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gray seals on beachGray seals on South Monomoy Island in Chatham during an aerial survey April 25. Photo Credit: Center for Coastal Studies

 gray seal head close-up Gray seals (Halichoerus grypus) with its distrinct horse head shape off Jeremy Point in Wellfleet, Mass. Credit: Meghann Murray, NEFSC/NOAA Fisheries
tagged gray seal Gray seal after tagging and sampling in June 2013. Photo credit: Genevieve Davis, NEFSC/NOAA Fisheries
gray and harbor seals on beach Gray seals (Halichoerus grypus) and harbor seals (Phoca vitulina) hauled out on the beach at Jeremy Point in Wellfleet, Mass. The head shape helps identify the gray seals: the dark brown seals in the back and the seal at right front in the photo are gray seals. Credit: Meghann Murray, NEFSC/NOAA Fisheries

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June 1, 2016
Contact: Shelley Dawicki
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Cape Gray Seal Molting Season Ending, Seals Disperse for the Summer and Fall

Researchers from several federal agencies and local non-profit organizations are monitoring the gray seal population on Cape Cod, where the seals are now finishing their spring molt period when they shed their hair. Many of the seals have been hauled out during this time on South Monomoy Island, part of the Monomoy National Wildlife Refuge in Chatham, Mass. managed by the U.S. Fish and Wildlife Service.

“Gray seals have been seen in dense concentrations on the island for the past six weeks or so, from late March into May,” said Kimberly Murray, coordinator of the seal research program at NOAA’s Northeast Fisheries Science Center (NEFSC) laboratory in Woods Hole, Mass. “The area is fairly remote from human activity and appears to be their preferred haulout location for the annual molt this year.”

Gray seals give birth or pup in late December through early February on Muskeget Island off Nantucket, and in recent years on South Monomoy Island as well.  The largest seal aggregations, however, are seen during the spring molt. The animals will disperse after the molt to many other locations in the Northwest Atlantic and will continue to haul out at these locations throughout the year. 

Researchers from the NEFSC, the Fish and Wildlife Service (FWS), the Center for Coastal Studies (CCS), International Fund for Animal Welfare (IFAW), and other partner organizations routinely monitor the population of both gray and harbor seals in the area and conduct research on the animals in an effort to learn more about their behavior and role in the ecosystem.  The FWS and the National Park Service assist research efforts through access to haul-out areas, equipment and logistical support, and exhibits on the ecology of local marine life.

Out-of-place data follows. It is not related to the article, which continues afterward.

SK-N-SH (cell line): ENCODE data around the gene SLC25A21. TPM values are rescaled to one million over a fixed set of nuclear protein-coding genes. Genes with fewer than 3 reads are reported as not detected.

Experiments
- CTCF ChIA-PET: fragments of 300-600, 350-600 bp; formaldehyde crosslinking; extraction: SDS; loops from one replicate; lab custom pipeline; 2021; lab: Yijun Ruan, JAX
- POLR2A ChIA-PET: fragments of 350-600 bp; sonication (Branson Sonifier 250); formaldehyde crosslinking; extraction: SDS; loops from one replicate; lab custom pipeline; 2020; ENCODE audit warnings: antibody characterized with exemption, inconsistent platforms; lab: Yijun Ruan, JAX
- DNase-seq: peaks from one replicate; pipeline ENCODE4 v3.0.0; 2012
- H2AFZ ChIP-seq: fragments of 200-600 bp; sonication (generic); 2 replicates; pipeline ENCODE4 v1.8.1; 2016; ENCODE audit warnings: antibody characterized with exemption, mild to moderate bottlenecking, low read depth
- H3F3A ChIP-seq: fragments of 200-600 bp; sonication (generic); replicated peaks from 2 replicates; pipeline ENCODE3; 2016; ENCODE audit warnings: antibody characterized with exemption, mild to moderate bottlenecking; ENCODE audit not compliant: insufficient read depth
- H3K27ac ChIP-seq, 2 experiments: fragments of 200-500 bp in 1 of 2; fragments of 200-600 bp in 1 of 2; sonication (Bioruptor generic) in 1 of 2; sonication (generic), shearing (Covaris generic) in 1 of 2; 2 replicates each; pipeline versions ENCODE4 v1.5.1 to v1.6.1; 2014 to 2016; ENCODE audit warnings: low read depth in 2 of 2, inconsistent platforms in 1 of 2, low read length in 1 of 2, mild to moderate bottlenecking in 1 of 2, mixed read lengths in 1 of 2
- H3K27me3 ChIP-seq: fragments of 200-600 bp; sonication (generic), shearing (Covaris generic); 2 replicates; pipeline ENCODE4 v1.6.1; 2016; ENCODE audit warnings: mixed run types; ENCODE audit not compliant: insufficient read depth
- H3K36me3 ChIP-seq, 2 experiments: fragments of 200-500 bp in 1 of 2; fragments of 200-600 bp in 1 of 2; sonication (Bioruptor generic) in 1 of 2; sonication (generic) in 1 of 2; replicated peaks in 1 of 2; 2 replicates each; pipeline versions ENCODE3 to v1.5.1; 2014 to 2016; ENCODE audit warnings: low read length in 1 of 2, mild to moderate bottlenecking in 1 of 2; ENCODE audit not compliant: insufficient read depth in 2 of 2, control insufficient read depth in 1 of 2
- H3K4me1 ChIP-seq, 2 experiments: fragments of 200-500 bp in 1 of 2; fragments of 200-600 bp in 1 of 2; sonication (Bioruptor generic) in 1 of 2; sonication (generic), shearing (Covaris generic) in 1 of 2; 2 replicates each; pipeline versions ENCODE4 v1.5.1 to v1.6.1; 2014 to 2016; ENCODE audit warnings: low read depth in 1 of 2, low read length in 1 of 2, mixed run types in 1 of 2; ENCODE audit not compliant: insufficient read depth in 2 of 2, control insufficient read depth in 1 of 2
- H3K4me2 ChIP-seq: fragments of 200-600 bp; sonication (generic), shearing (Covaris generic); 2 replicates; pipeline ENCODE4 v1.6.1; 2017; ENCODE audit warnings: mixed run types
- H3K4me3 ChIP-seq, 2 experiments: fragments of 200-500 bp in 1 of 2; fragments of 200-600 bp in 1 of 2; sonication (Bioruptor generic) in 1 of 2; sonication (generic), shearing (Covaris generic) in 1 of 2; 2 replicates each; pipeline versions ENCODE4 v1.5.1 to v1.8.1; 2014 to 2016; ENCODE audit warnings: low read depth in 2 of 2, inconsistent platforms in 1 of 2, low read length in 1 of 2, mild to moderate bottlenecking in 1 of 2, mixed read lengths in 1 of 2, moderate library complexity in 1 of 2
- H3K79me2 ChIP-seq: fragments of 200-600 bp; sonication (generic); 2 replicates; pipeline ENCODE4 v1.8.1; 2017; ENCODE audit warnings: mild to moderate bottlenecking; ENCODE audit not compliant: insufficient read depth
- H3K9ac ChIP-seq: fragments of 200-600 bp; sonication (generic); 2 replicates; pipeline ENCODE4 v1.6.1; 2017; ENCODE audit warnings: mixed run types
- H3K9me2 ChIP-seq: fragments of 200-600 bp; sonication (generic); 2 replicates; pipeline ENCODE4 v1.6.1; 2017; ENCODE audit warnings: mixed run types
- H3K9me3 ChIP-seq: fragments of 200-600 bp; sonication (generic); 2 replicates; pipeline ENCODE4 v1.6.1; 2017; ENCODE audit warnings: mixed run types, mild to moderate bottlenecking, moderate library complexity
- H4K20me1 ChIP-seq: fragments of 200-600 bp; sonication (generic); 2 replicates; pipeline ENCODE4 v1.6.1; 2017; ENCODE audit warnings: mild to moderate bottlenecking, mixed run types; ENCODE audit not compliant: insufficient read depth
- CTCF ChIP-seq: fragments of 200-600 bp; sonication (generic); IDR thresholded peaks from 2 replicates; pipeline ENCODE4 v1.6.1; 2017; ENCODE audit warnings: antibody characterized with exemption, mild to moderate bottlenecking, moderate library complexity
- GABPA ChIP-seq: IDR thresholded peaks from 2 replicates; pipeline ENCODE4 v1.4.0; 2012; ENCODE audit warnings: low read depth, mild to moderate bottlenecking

Gray seals have a presence year-round in southeastern Massachusetts, while the smaller harbor seals are fairly rare on the Cape in late spring and summer.  Harbor seals head north to Maine by late April to give birth there in May and early June. They molt in July and don’t return to Cape Cod and the Islands until the fall.

“Gray seals molt their skin and hair once a year,” said Lisa Sette, a member of the marine animal entanglement response team and project leader for the seal program at the Center for Coastal Studies in Provincetown.  “The molt may take several weeks to complete, during which time the seals spend less time in the water foraging and more time hauled out on land because the molting process is physiologically demanding.”

Aerial surveys, tagging provide data

Based on aerial survey data from 2014 and 2015, fewer gray seals are hauled out on South Monomoy Island in summer and fall.  The seals start to use other haul-out sites in the area, around Chatham Harbor and along the Cape Cod National Seashore in areas managed by the National Park Service, after the molt. Gray seals around Cape Cod are part of a much larger population in the Western North Atlantic, with hundreds of thousands inhabiting Canadian waters.

An aerial survey flight over South Monomoy Island on April 25 by the Center for Coastal Studies photographed many of the molting seals. The goal of the flight was to better understand the seasonal patterns of gray seals in the area.

On that day NEFSC researchers counted roughly 25,000 gray seals hauled out on that island, which is more than observed around the same time last year. However, the annual counts can vary widely based on the timing and frequency of surveys because the peak time when the most animals are hauled out is unknown.

A full survey of all seal haul-out sites in southeastern Massachusetts, from Nomans Land Island National Wildlife Refuge off the southwest tip of Martha’s Vineyard to Plymouth, was conducted on May 11 by the Center for Coastal Studies.  NEFSC researchers are analyzing trends in the seal population over time and hope to have the results later this year.